Authors on this paper are Cleveland, Jian Liu, Concepcion Lillo, Christine Velde, Christopher Ward, Timothy Miller and David Williams of UCSD; Rothstein, Jamuna Subramaniam and Philip Wong of Johns Hopkins (Wong is also with the Packard Center); P. Andreas Jonsson, Peter Andersen, Stefan Marklund and Thomas Brannstrom at Umea University in Sweden; and Ole Gredal of the Bispebjerg Hospital in Copenhagen, Denmark.


Story Source:

The above story is based on materials provided by Johns Hopkins Medical Institutions. Note: Materials may be edited for content and length.


Cite This Page:

Johns Hopkins Medical Institutions. "Nerve Cells' Powerhouse "Clogged" In Lou Gehrig's Disease." ScienceDaily. ScienceDaily, 19 July 2004. <www.sciencedaily.com/releases/2004/07/040719090440.htm>.
Johns Hopkins Medical Institutions. (2004, July 19). Nerve Cells' Powerhouse "Clogged" In Lou Gehrig's Disease. ScienceDaily. Retrieved November 28, 2014 from www.sciencedaily.com/releases/2004/07/040719090440.htm
Johns Hopkins Medical Institutions. "Nerve Cells' Powerhouse "Clogged" In Lou Gehrig's Disease." ScienceDaily. www.sciencedaily.com/releases/2004/07/040719090440.htm (accessed November 28, 2014).

Share This


More From ScienceDaily



More Health & Medicine News

Friday, November 28, 2014

Featured Research

from universities, journals, and other organizations


Featured Videos

from AP, Reuters, AFP, and other news services

Ebola Leaves Orphans Alone in Sierra Leone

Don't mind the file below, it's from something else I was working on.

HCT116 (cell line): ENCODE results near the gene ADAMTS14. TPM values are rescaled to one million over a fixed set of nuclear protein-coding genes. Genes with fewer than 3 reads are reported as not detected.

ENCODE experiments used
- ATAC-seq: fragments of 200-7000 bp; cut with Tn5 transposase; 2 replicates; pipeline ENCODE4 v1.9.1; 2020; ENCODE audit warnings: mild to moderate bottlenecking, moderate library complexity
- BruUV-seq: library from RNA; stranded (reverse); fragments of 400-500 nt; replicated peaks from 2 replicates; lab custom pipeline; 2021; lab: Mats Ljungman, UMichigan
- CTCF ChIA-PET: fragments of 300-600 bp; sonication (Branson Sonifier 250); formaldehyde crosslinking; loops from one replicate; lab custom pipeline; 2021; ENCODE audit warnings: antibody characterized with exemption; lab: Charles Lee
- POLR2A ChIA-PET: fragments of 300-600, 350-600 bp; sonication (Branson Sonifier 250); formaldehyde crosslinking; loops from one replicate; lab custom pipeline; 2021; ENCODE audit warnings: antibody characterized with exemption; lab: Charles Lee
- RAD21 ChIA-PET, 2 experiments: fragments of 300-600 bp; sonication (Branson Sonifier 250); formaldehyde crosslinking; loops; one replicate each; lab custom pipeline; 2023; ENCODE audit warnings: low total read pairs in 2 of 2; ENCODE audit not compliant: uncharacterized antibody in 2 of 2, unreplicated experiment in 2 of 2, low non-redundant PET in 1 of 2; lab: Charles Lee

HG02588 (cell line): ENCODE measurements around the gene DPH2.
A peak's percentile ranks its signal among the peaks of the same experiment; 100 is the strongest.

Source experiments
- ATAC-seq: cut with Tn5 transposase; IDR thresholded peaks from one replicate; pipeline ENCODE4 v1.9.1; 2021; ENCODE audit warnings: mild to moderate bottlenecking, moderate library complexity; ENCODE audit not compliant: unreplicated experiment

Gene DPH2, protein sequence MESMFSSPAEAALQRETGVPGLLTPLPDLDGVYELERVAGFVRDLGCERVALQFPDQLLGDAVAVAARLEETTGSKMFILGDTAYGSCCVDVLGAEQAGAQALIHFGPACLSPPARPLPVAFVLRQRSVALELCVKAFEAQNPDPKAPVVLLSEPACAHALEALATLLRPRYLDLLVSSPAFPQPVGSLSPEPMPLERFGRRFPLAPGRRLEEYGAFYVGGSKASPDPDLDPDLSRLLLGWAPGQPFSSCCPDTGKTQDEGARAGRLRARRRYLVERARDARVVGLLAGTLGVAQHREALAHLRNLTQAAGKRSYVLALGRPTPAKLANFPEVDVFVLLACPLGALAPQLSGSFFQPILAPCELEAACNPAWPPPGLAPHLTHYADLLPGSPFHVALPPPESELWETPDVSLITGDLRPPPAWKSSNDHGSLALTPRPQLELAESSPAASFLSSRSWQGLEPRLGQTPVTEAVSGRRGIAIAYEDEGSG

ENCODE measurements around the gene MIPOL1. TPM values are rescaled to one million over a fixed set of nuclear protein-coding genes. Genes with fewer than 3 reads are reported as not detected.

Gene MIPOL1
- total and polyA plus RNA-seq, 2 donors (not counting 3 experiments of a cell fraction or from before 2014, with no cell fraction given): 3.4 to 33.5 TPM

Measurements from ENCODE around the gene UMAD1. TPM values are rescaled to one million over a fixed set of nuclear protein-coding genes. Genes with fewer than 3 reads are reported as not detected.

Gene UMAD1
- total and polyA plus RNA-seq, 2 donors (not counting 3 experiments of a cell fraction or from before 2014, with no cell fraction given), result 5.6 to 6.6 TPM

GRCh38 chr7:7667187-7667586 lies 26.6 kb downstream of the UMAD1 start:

Ebola Leaves Orphans Alone in Sierra Leone

AFP (Nov. 27, 2014) — The Ebola epidemic sweeping Sierra Leone is having a profound effect on the country's children, many of whom have been left without any family members to support them. Duration: 01:02 Video provided by AFP
Powered by NewsLook.com
Experimental Ebola Vaccine Shows Promise In Human Trial

Experimental Ebola Vaccine Shows Promise In Human Trial

Newsy (Nov. 27, 2014) — A recent test of a prototype Ebola vaccine generated an immune response to the disease in subjects. Video provided by Newsy
Powered by NewsLook.com
Pet Dogs to Be Used in Anti-Ageing Trial

Pet Dogs to Be Used in Anti-Ageing Trial

Reuters - Innovations Video Online (Nov. 26, 2014) — Researchers in the United States are preparing to discover whether a drug commonly used in human organ transplants can extend the lifespan and health quality of pet dogs. Video provided by Reuters
Powered by NewsLook.com
Today's Prostheses Are More Capable Than Ever

Today's Prostheses Are More Capable Than Ever

Newsy (Nov. 26, 2014) — Advances in prosthetics are making replacement body parts stronger and more lifelike than they’ve ever been. Video provided by Newsy
Powered by NewsLook.com

Search ScienceDaily

Number of stories in archives: 140,361

Find with keyword(s):
 
Enter a keyword or phrase to search ScienceDaily for related topics and research stories.

Save/Print:
Share:  

Breaking News:

Strange & Offbeat Stories

 

Health & Medicine

Mind & Brain

Living & Well

In Other News

... from NewsDaily.com

Science News

Health News

Environment News

Technology News



Save/Print:
Share:  

Free Subscriptions


Get the latest science news with ScienceDaily's free email newsletters, updated daily and weekly. Or view hourly updated newsfeeds in your RSS reader:

Get Social & Mobile


Keep up to date with the latest news from ScienceDaily via social networks and mobile apps:

Have Feedback?


Tell us what you think of ScienceDaily -- we welcome both positive and negative comments. Have any problems using the site? Questions?
Mobile iPhone Android Web
Follow Facebook Twitter Google+
Subscribe RSS Feeds Email Newsletters
Latest Headlines Health & Medicine Mind & Brain Space & Time Matter & Energy Computers & Math Plants & Animals Earth & Climate Fossils & Ruins